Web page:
According to the sketch in Tarlton’s book, Collins was considered to be a generous and charitable man of impeccable character who cared little for honors and fame. As a great advocate of education, Collins was actively involved in the establishment of the Edenton Academy in 1800.  He was also essential in restoring the old colonial church of St. Paul’s in Edenton. After his death a memorial window was placed in the church in his honor.  Never one to broadcast his beneficence, many of his charitable acts were unknown even by his family until after his death.  His will included provisions for one thousand dollars to be given to St. Paul’s Church and another thousand to be given to the poor of Chowan County.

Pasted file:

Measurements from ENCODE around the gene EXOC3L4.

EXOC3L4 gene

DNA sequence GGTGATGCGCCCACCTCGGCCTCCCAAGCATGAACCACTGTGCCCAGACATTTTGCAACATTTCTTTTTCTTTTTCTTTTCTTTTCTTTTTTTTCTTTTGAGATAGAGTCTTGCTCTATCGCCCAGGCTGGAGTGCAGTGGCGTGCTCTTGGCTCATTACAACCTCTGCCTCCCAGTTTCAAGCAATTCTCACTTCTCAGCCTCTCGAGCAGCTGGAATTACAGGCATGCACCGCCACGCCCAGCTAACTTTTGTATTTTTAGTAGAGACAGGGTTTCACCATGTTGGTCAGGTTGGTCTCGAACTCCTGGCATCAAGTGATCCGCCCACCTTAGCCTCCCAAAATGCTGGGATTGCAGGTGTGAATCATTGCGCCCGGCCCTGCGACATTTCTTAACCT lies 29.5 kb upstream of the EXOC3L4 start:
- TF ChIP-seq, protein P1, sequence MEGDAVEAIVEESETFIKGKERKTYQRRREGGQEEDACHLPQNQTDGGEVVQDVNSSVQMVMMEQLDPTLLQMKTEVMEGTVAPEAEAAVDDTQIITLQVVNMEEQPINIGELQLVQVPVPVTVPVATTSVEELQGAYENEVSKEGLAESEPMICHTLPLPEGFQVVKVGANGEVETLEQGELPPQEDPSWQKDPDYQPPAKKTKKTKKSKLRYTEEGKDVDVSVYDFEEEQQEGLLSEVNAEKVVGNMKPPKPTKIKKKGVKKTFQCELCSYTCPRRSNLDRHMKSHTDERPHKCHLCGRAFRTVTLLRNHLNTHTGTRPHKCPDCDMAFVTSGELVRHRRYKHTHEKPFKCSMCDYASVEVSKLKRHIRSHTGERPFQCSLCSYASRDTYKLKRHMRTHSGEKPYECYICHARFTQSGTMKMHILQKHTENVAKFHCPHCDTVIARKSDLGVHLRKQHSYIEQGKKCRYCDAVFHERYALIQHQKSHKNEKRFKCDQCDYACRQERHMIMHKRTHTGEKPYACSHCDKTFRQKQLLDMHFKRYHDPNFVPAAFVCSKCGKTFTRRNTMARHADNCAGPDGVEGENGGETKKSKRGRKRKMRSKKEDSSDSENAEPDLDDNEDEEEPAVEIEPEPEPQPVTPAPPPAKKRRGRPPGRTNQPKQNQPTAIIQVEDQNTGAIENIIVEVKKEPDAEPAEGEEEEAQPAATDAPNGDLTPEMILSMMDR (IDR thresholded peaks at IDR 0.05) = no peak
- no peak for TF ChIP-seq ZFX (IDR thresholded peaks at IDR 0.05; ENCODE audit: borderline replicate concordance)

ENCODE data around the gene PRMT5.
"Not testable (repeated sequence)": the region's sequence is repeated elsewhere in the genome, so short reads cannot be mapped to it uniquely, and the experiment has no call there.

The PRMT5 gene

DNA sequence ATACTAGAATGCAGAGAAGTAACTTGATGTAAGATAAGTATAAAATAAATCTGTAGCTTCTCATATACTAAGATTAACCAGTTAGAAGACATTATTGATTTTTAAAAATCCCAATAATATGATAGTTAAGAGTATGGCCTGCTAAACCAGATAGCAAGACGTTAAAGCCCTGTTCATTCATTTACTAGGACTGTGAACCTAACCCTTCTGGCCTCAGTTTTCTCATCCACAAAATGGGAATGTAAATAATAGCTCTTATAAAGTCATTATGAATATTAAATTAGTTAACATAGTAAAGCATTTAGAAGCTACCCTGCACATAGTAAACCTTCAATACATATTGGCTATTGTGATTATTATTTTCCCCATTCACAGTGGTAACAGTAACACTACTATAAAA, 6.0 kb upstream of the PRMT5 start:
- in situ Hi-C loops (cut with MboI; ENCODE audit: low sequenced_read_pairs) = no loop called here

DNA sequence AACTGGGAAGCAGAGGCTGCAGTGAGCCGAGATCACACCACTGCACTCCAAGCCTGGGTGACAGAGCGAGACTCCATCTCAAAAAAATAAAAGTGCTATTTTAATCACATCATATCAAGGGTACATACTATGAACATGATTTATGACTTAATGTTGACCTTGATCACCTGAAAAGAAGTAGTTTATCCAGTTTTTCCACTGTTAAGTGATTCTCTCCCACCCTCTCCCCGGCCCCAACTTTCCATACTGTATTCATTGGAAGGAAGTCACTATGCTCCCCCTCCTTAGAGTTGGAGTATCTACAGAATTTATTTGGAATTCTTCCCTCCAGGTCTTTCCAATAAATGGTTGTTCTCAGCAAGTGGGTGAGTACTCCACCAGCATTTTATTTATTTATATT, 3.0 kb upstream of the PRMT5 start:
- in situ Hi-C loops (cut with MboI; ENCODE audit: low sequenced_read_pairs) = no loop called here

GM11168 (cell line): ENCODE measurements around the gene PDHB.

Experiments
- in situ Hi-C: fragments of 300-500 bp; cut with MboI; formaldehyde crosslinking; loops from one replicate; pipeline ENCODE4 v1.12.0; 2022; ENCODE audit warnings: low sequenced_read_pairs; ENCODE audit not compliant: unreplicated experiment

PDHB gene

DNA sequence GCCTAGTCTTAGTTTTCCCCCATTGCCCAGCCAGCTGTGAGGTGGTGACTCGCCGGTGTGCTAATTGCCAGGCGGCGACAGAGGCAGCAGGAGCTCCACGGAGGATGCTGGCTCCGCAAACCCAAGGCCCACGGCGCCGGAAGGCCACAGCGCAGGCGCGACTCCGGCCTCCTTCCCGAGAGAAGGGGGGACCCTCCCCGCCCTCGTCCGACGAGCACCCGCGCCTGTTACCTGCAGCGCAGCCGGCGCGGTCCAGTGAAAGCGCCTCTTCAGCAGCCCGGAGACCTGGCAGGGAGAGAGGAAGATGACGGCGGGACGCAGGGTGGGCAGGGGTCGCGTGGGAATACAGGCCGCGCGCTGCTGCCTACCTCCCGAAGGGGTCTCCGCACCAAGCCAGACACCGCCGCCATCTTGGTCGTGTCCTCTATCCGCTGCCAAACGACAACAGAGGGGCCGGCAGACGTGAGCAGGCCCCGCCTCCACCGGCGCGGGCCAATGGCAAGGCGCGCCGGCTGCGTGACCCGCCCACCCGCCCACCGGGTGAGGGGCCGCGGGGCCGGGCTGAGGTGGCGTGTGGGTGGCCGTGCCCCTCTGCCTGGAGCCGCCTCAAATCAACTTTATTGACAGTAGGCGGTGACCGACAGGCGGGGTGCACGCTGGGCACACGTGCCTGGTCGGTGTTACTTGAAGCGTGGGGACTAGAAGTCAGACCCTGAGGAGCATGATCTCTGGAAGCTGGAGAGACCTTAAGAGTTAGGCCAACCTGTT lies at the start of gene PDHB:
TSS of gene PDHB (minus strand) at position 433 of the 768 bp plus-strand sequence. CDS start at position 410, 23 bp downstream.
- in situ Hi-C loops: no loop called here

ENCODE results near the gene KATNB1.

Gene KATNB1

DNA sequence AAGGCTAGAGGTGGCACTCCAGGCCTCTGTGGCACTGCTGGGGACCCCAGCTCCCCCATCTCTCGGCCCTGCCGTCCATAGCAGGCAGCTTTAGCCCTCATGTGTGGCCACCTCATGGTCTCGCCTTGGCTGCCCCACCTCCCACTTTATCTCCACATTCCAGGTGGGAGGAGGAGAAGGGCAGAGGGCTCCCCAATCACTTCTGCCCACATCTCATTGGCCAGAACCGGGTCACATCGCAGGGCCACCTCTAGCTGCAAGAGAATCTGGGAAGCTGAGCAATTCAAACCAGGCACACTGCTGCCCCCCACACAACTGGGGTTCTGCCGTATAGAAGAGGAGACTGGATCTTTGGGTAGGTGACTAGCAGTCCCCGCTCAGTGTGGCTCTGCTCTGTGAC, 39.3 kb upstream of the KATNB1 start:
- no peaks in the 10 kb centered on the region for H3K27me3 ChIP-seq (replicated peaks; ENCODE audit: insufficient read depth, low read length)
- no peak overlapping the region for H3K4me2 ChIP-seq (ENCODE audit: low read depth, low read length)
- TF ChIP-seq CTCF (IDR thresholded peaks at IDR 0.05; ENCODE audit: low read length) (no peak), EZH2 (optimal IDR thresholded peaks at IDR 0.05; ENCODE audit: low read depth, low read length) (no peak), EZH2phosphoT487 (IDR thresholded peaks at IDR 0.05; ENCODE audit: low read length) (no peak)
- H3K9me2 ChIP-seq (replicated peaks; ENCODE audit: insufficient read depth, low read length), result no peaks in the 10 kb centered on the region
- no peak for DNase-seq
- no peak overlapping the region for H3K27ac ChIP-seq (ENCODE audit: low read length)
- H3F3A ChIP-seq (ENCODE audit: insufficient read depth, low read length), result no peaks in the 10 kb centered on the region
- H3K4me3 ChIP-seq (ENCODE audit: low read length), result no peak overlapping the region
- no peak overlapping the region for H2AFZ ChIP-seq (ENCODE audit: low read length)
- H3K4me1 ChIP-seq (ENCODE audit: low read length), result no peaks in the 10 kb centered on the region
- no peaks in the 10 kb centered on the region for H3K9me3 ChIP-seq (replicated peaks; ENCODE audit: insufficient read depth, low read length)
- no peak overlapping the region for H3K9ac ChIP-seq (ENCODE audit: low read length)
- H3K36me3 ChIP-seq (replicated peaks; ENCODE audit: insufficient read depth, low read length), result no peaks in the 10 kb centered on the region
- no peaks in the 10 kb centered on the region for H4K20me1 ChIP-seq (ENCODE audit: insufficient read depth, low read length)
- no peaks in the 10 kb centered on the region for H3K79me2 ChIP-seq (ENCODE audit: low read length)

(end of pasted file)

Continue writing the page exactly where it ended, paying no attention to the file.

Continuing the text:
In 1805, Josiah Collins was a successful defendant in a case brought forward by the heirs of the Earl of Granville who tried to regain the land lost or confiscated during the Revolution.  It is said that Josiah Collins remained vibrant and strong into his late years in life until he suffered an accident at Somerset Plantation where he fell while visiting the lake property in 1819 at nearly 84 years old. He did not die immediately, but the accident caused his health to decline quickly.  Josiah Collins, Sr. died on May 14, 1819.  His son, Josiah Collins II, continued his businesses, plantation, and the Collins legacy.